Is private ownership of property contrary to human nature? Since the “earth is the Lord’s” (Ps. 24:1), it would seem that humans have no right to own anything. Is there a natural precedence to reject private property?
Reading church history often provides answers to what appear to be novel questions in our own day (Eccles. 1:9), to support and explain what scripture teaches. Thomas Aquinas provides a solid argument for private property in his Summa Theologica (see especially, Part I–II, Q66, answers 1 and 2). Here are five of the most important aspects of his argument:
1. God designed creation to support life, especially human life.
God has sovereign dominion over all things: and He, according to His providence, directed certain things to the sustenance of man’s body.
Here, Aquinas clearly demonstrates a basic recognition of the uniqueness of humans in creation, and that God intended humans to utilize natural resources for personal benefit. This doesn’t get to the heart of the private property question, but it does deflate the argument that humans are alien parasites on the earth that should avoid using natural resources. This thought from Aquinas is a beginning point for the discussion: Man is a unique part of creation. Men and women have a unique role in nature that is different from the animals and plants because of the Imago Dei (Gen. 1:26).
2. Private property engenders good stewardship.
Every man is more careful to procure what is for himself alone than that which is common to many or to all: since each one will shirk the labor and leave to another that which concerns the community.
Work held in common, without someone designated as responsible, is typically poorly done because everyone assumes that it is someone else’s responsibility. This was one major problem (but certainly not the only one) with production on collective farms in the Soviet Union: they both under-and over-produced because there was no personal ownership of the land or its product.
In the 1980s, the Soviets were buying American grain, though the USSR had as much arable land dedicated to grain production as the United States. Farmers who had once owned their own farms and built wealth through their efforts were now deprived of the work of their hands because any profit from their hard work was granted to the collective. If the Soviet farmers had owned the land and the produce from it, their productivity levels would most likely have increased.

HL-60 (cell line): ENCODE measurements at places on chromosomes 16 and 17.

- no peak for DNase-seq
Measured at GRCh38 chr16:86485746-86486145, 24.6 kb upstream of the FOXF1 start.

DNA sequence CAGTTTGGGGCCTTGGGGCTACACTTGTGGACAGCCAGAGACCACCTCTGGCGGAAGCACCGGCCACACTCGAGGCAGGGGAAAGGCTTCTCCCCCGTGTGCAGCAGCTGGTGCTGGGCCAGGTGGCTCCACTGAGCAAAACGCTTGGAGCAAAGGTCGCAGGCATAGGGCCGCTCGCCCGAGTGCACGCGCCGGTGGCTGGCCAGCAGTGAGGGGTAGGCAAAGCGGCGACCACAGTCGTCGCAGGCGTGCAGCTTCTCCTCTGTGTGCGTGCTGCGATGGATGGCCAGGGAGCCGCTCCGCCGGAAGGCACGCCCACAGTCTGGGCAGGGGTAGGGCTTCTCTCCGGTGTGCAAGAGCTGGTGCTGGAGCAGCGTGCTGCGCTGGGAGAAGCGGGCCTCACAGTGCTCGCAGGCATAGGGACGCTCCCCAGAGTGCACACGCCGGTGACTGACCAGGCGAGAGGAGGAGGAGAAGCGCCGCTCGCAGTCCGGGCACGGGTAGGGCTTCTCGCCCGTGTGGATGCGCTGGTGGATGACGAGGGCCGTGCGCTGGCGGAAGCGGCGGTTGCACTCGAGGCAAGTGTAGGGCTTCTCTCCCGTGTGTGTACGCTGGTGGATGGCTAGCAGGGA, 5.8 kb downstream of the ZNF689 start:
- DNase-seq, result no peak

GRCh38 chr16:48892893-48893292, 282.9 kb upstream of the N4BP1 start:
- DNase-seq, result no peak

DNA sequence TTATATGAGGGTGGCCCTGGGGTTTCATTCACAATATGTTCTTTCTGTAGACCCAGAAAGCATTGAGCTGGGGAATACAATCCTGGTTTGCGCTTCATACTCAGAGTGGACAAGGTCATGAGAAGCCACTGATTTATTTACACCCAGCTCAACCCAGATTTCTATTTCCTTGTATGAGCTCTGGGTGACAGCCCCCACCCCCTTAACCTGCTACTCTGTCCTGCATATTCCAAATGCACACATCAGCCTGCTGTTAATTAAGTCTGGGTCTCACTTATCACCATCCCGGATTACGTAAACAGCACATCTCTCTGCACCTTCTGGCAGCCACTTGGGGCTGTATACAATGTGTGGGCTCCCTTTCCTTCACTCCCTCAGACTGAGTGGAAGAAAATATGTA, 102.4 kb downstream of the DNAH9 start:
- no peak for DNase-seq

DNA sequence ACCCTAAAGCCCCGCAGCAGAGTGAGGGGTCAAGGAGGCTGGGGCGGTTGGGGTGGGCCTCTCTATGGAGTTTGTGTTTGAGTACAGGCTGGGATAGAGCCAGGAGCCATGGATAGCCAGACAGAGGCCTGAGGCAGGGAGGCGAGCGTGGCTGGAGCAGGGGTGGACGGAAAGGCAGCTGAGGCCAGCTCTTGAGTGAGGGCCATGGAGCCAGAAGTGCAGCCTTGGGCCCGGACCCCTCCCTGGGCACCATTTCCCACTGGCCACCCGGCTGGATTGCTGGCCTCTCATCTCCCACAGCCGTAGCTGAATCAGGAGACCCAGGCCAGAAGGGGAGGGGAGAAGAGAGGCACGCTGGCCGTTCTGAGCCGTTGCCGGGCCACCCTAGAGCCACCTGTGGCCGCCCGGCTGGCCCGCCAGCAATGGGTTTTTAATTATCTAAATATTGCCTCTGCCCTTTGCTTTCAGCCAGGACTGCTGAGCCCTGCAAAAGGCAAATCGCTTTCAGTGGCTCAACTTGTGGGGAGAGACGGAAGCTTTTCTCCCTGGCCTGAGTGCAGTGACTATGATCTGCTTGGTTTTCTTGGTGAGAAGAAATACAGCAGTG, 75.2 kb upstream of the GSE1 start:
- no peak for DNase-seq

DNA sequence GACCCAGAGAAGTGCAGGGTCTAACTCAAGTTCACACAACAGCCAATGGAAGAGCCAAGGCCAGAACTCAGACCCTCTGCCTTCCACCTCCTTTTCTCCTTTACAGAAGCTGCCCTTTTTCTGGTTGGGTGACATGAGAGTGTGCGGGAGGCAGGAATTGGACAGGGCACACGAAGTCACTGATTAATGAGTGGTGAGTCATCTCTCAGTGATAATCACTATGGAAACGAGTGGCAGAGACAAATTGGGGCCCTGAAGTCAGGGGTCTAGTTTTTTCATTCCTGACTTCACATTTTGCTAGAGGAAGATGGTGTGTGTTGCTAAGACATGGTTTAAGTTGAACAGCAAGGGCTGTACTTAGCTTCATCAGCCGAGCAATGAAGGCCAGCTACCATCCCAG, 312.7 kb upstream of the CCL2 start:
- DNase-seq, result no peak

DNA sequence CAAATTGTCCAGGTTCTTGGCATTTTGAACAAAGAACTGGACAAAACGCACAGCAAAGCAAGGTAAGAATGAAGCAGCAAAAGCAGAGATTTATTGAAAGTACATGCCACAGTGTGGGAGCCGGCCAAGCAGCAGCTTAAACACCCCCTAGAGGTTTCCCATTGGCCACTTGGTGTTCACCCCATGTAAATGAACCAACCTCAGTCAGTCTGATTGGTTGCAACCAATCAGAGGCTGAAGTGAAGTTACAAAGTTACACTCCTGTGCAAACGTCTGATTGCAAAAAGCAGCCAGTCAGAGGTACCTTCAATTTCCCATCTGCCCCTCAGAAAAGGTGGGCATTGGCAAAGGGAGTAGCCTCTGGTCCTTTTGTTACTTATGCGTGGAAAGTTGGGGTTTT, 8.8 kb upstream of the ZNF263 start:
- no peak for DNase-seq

3. Private ownership supports order in society.
Human affairs are conducted in more orderly fashion if each man is charged with taking care of some particular thing himself, whereas there would be confusion if everyone had to look after any one thing indeterminately.
Watching a group of six-year-olds play soccer is an apt illustration for society without private property. Most of the children don’t understand the differences between the roles of each position, so they all cluster around the ball, madly trying to kick it toward a goal.
Even if everyone is actively engaged in working toward a common goal, the opportunity for success is diminished without a clear distinction of roles. Aquinas points out that when people have ownership, they can have a better understanding of their role as steward of that to which God has entrusted them.
4. Private property helps maintain peace in communities.
It is to be observed that quarrels arise more frequently when there is no division of the things possessed.
Aquinas observes that people cannot be content with what they own if there is no understanding of what they own. In other words, when things are held in common, everyone has an equal right to it. Who then decides how to determine who should get the use of the communal property? Is it simply according to the order that someone requested it, or should there be a determination as to the relative need? According to Aquinas, these are questions that private property helps to answer, which, in turn, helps to reduce conflict.
5. Private property benefits the community.
Man ought to possess external things, not as his own, but as common, so that, to wit, he is ready to communicate them to others in their need.
For the contemporary reader, this is the most challenging aspect of the concept of private property. Aquinas shows that we can and should own things, but that we should be holding these things as stewards. What we own is held in trust for God, so we can use our resources for his glory. Private property is necessary to provide us the opportunity to be generous.
The problem with the rich man with big barns (Luke 12:16–21) was not his private property, but the manner in which he held it. The rich man in this parable held his wealth only for his own gain and was “not rich toward God.” This is a sin to avoid, but according to Aquinas, it does not preclude private ownership.
Editor’s note: Explore how the biblical view of freedom upholds private property in Free Indeed: Living Life in Light of the Biblical View of Freedom.
On “Flashback Friday,” we publish some of IFWE’s former posts that are worth revisiting. This post was first published on Sept. 10, 2013.